The original insight in early summer of 1984 was that management was:  

Monitor and Repair, but not Control.

To structure the idea further I had drawn on my early interest in the structure of nervous systems.[3] I posited that there were four planes of network management that parallel nervous systems. Progressing from the bottom up: sensors (peripheral) collecting raw data, to agents (hypothalamus) aggregating data from the operation of the layers and the equipment to be uploaded, to managers (cerebellum) the operational center of the network where the aggregated data was further processed and handed, to coordination (cerebrum) where the long-term projections, planning and adjustments to operation were considered. With increasing aggregation of data moving up, and increasing cycle time moving down. (See the slides in one of my presentations.) These automatic feedback functions (routing, congestion control, were the current examples) constituting Layer Management, clearly corresponded to the autonomic nervous system.

Collecting data on these much larger networks created a requirement, a database would be required to make this data available and network management had special requirements.  But it also raised an issue that required more than passing knowledge of databases. Management is collecting data on the parts of the equipment. In the database world this is called a ‘bill of materials’ or ‘parts-explosion’ structure. The accepted wisdom at the time was that relational databases were the solution to all database problems. Charlie Bachman, the inventor of the Entity-Relation database model (as well as the 7-layer OSI model), always said, you can’t do a bill of materials structure in a relational database. I would counter, you could but who would want to![4] Consequently, our group adopted a E-R Model database. (One of our new hires from MIT kept wondering about relational, so we suggested doing some tests and found that in the best case the relational model was 19 times slower.)  Meanwhile, every vendor (DEC, HP, IBM, etc.) adopted a relational database for their network management system, and they all failed with some resorting to index-sequential files.

The other big requirement for effective management that we recognized was commonality, commonality, commonality. Some progress was made on this in the standards with MIB definitions for each layer and protocol, as well as common structures for the management systems and the management appliations. We actually made quite a bit more progress within our product group but upper management prevented us from submitting it to ISO.  We also made considerable progress in further architecting FCAPS, but you can’t be everywhere in a large standards effort. Of course with RINA, we have essentially maximized commonality in data transfer, but there are still things we will learn in layer management that will lead to more simplification and enabling more sophisticated management than can’t be done now.

[For completeness, we must mention what was happening in the Internet, although it did little to progress the state of the art and all in all was a drag on progress. In the late 80s, about the time the IEEE work was being moved to OSI. The IETF began to look at network management. There were two major proposals: a forward looking object-oriented management protocol called HEMS, and a much more rudimentary protocol called SNMP.  (The IEEE work had already experimented with a minimal protocol like SNMP and had found it was too minimal. (IEEE had found that bare Reads and Writes (Set/Get) was too minimal and generated too many requests/responses to accomplish anything, essentially too much traffic and delay. OSI had moved to the draft of an object-oriented CMIP that could operate on several objects at once with scope and filter. HEMS was similar to CMIP, although it lacked a similar function to scope and filter.) After much debate in the IETF, SNMP was chosen over HEMS, even though its implementation was larger than either HEMS or CMIP.  The IETF completely missed the importance of commonality and by the time they did, it was too late. Too many RFCs had been generated with specific devices as the models for the MIBs similar to device-specific lists that were common prior 1985. When they did recognize it, some participants merely took the OSI management standards and did a global replace on terminology for the SNMP versions.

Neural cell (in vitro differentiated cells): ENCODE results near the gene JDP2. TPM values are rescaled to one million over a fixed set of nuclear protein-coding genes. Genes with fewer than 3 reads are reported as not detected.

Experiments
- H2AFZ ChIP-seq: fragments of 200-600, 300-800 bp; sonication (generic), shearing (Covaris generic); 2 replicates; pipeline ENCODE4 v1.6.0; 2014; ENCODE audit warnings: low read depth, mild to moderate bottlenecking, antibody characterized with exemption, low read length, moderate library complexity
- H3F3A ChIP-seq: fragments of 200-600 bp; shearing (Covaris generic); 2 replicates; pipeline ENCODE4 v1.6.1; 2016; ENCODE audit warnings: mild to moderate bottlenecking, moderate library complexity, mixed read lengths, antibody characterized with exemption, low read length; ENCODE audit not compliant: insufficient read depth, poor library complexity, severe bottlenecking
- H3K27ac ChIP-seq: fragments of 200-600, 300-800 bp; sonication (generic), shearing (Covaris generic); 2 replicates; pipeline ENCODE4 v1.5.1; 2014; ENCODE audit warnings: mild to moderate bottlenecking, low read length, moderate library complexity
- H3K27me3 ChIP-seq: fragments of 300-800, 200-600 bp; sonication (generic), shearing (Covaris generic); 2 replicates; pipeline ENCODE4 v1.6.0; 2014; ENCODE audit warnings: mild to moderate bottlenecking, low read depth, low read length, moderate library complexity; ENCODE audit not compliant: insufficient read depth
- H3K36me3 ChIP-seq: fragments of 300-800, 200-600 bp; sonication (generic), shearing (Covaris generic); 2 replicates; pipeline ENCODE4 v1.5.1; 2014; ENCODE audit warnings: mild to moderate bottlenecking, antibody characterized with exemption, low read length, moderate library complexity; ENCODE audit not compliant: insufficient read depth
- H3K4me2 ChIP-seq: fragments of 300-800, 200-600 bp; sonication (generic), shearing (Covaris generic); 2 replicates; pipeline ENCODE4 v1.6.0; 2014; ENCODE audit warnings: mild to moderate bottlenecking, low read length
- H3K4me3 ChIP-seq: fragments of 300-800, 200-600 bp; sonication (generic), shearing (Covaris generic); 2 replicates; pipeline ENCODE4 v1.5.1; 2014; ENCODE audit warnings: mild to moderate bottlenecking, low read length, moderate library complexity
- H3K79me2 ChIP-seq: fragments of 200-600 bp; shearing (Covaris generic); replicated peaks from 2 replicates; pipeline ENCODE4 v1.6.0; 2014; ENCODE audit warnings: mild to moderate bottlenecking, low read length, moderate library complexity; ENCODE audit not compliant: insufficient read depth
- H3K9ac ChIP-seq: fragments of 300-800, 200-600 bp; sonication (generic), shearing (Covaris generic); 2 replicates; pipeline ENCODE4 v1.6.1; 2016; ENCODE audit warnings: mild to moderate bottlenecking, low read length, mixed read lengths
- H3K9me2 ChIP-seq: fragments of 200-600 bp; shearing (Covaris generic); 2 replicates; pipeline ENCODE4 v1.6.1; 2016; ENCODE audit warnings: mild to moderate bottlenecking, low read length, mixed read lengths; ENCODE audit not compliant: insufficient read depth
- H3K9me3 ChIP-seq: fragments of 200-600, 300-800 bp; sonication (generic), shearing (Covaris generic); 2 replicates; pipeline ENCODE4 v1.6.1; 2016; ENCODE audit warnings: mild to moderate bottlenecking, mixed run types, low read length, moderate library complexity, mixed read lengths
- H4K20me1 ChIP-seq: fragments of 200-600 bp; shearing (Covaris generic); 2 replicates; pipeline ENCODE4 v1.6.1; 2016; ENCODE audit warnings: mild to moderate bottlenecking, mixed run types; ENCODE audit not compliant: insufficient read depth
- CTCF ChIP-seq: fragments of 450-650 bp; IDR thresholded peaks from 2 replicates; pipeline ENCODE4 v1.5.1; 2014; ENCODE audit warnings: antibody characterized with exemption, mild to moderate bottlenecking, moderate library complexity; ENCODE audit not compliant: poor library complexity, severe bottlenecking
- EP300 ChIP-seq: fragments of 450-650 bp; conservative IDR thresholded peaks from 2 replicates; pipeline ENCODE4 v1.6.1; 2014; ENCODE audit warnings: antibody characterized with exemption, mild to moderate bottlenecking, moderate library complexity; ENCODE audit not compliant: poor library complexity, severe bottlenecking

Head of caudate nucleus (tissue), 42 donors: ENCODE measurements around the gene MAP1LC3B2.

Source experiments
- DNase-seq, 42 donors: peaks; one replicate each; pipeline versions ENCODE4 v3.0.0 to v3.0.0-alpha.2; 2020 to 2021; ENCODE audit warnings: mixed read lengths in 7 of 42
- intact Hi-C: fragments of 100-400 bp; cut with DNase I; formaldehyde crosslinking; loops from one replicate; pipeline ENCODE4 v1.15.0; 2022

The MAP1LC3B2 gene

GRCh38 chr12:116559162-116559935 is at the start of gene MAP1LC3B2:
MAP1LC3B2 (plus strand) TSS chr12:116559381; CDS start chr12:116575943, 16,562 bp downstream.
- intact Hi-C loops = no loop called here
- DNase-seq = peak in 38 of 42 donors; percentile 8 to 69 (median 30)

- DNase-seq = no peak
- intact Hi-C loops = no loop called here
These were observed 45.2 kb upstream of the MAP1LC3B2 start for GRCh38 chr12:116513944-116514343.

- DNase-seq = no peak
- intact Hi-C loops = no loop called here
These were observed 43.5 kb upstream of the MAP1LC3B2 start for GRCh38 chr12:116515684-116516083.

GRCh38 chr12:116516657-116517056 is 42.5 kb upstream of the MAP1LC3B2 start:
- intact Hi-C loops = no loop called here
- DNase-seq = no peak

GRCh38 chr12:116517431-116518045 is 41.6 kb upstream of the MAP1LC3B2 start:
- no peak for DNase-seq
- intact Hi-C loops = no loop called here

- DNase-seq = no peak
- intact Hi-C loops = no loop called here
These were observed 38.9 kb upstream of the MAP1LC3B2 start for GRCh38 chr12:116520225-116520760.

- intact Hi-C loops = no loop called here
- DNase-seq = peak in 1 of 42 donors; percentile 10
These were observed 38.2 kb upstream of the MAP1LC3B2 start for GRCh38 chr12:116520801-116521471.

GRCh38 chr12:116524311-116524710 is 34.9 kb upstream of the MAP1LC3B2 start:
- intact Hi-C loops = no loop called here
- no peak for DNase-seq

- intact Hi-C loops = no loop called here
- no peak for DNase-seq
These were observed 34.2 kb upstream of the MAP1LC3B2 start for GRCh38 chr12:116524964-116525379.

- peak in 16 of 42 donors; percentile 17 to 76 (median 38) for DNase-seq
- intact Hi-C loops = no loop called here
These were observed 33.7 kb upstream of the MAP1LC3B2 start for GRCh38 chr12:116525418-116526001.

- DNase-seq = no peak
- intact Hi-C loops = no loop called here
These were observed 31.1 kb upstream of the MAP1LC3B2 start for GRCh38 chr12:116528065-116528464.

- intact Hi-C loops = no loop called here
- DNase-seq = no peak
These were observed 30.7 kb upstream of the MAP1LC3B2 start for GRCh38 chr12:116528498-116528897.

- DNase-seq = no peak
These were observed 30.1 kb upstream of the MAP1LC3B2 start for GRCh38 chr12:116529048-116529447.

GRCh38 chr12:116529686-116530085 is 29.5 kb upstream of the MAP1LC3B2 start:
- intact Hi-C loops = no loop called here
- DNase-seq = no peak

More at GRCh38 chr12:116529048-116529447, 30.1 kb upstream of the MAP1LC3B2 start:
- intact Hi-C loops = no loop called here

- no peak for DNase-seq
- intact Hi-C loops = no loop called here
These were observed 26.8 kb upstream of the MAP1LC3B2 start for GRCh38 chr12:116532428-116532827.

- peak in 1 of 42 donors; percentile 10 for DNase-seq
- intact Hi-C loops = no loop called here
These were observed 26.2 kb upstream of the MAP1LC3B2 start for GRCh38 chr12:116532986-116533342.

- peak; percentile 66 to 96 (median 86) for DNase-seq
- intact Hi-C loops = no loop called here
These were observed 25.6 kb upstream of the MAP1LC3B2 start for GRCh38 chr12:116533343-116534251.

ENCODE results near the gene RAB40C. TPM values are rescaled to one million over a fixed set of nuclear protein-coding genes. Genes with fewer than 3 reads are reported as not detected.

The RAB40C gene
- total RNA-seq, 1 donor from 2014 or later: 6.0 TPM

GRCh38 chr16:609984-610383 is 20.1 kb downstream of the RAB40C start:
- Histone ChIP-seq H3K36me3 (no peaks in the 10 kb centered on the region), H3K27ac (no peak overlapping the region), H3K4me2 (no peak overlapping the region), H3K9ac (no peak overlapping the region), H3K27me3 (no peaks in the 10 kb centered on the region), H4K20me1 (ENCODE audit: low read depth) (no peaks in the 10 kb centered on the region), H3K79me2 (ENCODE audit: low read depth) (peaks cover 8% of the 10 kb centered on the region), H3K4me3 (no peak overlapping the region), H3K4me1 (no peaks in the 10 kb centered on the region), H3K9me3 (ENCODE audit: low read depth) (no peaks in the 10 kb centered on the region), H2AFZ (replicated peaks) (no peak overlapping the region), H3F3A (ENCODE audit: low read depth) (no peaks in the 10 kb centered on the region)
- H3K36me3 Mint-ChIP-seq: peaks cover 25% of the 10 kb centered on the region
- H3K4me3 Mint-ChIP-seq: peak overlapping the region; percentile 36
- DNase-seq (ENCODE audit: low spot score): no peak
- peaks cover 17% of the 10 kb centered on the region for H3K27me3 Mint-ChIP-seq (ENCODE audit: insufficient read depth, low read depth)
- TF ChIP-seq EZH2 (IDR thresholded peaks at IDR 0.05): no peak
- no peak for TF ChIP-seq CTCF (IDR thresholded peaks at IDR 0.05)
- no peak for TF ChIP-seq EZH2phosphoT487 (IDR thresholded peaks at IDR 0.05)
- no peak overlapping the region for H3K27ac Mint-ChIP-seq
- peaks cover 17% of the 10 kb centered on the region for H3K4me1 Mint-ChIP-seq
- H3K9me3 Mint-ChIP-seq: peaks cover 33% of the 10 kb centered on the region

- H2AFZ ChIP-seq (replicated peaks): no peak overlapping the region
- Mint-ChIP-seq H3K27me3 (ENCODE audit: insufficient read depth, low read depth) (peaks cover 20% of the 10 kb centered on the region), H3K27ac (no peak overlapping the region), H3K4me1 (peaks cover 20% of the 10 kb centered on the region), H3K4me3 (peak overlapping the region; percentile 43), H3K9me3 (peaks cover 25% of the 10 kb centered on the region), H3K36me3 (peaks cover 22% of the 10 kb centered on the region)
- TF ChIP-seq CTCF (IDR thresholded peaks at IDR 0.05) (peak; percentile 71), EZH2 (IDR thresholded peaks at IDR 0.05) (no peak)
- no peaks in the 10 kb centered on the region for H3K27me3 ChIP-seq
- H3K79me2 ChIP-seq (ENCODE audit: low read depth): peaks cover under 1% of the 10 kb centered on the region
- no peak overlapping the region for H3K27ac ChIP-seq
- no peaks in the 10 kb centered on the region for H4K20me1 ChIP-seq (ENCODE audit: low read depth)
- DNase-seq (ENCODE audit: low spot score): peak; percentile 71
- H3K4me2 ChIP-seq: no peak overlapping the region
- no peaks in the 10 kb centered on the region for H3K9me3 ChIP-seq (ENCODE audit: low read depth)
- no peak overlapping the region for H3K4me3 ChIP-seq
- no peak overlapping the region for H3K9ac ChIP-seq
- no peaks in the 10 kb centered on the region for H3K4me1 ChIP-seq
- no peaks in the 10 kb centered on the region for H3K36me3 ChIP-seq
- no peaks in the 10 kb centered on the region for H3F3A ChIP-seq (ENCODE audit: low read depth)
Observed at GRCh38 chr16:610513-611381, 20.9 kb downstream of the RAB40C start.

The situation was further complicated when SNMP was first approved, Cisco and other router vendors took the tact that SNMP would be suitable for monitoring, but not for configuration because it was insecure. Strictly speaking, it was. However, SNMP was encoded with ASN.1 (from OSI). (Needless to say that most computers in the world did not have ASN.1 compilers.) Instead, router vendors recommended using their management software for configuration, which used Telnet and sent passwords in the clear. (But every PC had Telnet.) Amazingly, the IETF fell for this argument.  Account control raises its head again.

The IETF immediately set off on to produce SNMPv2, which would be secure. The original authors tried to force through a draft that predictably it blew up in their faces.[5] There ensued a decade long confusion before something began to emerge. But by then the damage had been done. The state of network management was roughly where it was prior to the MAP/TOP effort.